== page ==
After a weekend in which Trump lashed out angrily at China, calling its leader "an enemy," Trump was making nice again at the end of the G7 meeting on Monday, praising Chinese President Xi Jinping as a "great man" and saying prospects for a trade deal looked brighter. Soybean prices rose on the news.
Sen. Elizabeth Warren announced her agriculture policy platform Wednesday, three days before she is set to participate in a Democratic presidential candidates’ forum in rural Iowa. The platform calls for curtailing consolidation in agriculture by breaking up big agribusiness companies, reversing agriculture mega-mergers, and more. (No paywall)
While the growing list of Democratic candidates for president is dominated by politicians from predominantly urban settings, some still have decent track records on agriculture and food issues. This policy experience could help them in rural communities, a weak spot for the party in 2016. But rural advocates caution that the candidates need to build on past proposals if they hope to steer rural voters away from Donald Trump and the GOP.
Spring officially arrives March 20, three weeks from now, but spring-like weather is arriving two to three weeks early in the southern United States and "is likely to keep rolling north," says the U.S. Geological Survey. The Interior Department agency, which links early arrival of warm weather to climate change, says the change in timing poses challenges for human health and for food production.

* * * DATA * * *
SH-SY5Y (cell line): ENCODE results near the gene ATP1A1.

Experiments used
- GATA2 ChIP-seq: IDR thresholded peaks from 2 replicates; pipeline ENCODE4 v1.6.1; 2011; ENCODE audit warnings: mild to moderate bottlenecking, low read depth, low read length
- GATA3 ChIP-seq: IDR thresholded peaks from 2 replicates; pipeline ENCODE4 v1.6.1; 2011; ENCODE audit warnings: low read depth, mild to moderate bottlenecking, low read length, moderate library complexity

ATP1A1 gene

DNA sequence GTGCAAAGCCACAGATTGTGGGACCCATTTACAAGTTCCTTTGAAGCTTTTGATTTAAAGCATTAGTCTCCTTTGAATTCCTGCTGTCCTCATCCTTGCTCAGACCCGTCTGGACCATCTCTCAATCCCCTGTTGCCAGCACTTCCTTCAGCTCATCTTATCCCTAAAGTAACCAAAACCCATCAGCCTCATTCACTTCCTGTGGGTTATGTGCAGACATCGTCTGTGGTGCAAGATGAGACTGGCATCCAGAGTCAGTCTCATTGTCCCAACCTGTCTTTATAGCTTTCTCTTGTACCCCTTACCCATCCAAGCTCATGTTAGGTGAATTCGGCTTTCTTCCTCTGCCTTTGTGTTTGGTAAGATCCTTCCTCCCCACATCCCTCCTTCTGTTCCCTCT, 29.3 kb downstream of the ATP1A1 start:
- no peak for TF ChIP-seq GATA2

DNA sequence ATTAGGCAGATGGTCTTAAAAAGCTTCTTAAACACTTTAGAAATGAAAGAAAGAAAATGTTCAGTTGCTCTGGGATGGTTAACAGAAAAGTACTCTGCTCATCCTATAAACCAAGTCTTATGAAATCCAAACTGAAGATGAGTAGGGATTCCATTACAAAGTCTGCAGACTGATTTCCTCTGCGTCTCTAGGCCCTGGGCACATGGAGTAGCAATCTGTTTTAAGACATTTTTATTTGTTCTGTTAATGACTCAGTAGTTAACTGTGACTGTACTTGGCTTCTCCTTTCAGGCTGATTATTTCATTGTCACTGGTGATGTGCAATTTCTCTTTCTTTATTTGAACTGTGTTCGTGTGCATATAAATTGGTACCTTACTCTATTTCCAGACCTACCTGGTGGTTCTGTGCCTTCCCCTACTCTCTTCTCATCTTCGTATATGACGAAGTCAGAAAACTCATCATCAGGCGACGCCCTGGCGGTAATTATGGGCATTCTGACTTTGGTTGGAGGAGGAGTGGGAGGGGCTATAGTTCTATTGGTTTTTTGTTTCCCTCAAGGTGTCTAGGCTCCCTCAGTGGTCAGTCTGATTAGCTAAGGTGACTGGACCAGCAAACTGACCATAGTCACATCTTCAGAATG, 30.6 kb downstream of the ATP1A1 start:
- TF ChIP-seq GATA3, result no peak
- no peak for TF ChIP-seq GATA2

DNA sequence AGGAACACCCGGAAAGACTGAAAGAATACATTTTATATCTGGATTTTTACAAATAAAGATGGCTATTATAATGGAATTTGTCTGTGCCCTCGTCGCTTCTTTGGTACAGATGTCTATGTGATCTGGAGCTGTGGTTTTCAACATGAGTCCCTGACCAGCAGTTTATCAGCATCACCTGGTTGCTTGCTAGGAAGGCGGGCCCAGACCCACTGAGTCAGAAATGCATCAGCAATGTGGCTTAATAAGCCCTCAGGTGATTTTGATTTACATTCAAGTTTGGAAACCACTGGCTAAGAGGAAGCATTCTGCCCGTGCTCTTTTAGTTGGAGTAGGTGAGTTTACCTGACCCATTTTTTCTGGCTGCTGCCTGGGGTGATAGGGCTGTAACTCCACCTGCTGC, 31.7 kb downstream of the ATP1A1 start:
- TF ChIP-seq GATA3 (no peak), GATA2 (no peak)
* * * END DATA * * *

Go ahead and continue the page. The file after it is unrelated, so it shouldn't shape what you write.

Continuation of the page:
Nearly 2 million acres — 3,100 square miles — of forested land were cleared for agriculture in the Brazilian Amazon in the year ending July 2016, while Bolivia has cut down 865,000 acres, equal to 1,351 square miles, annually, says The New York Times. "A decade after the 'Save the Rainforest' movement forced changes that dramatically slowed deforestation across the Amazon basin, activity is roaring back in some of the biggest expanses of forests in the world," said the newspaper.
Farmers, foresters, fishers and graziers generate one-fifth of the world's greenhouse gases, said the UN Food and Agriculture Organization in its annual State of Food and Agriculture report. FAO says the chief message of the 2016 edition is, "Agriculture must both contribute more to combating climate change while bracing to overcome its impacts."
The jokes about bovine belches melting the polar ice caps can be shelved for the moment, according to a new EPA annual report on U.S. greenhouse-gas production.
Researchers say the biosphere, which includes the plants, animals and organisms on land around the world, has become a "net source" of greenhouse gases such as methane and nitrous oxide, reports the Washington Post, citing a study in the journal Nature.
Whether Republican or Democrat, farmers name "national security" or "terrorism" as the most important issue facing the United States, far outweighing any agricultural issue, says a nationwide survey by Aimpoint Research.
The Paris agreement on climate change was "a game changer," according to the FAO director general for giving priority to food security in its preamble. But, notes Think Progress, the text of the agreement does not mention food security or agriculture at all.